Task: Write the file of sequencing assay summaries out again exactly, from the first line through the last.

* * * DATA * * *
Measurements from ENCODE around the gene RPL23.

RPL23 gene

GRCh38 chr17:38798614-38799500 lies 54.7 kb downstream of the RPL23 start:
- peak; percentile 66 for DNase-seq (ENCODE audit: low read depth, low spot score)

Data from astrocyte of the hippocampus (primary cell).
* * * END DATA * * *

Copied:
Measurements from ENCODE around the gene RPL23.

RPL23 gene

GRCh38 chr17:38798614-38799500 lies 54.7 kb downstream of the RPL23 start:
- peak; percentile 66 for DNase-seq (ENCODE audit: low read depth, low spot score)

Data from astrocyte of the hippocampus (primary cell).